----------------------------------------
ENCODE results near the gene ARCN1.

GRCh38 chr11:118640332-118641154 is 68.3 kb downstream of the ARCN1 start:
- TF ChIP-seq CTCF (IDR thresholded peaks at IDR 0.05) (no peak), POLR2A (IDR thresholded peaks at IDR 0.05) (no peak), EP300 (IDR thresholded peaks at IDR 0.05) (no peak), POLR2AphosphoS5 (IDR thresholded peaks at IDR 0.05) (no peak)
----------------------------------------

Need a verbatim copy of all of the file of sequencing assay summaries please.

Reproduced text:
ENCODE results near the gene ARCN1.

GRCh38 chr11:118640332-118641154 is 68.3 kb downstream of the ARCN1 start:
- TF ChIP-seq CTCF (IDR thresholded peaks at IDR 0.05) (no peak), POLR2A (IDR thresholded peaks at IDR 0.05) (no peak), EP300 (IDR thresholded peaks at IDR 0.05) (no peak), POLR2AphosphoS5 (IDR thresholded peaks at IDR 0.05) (no peak)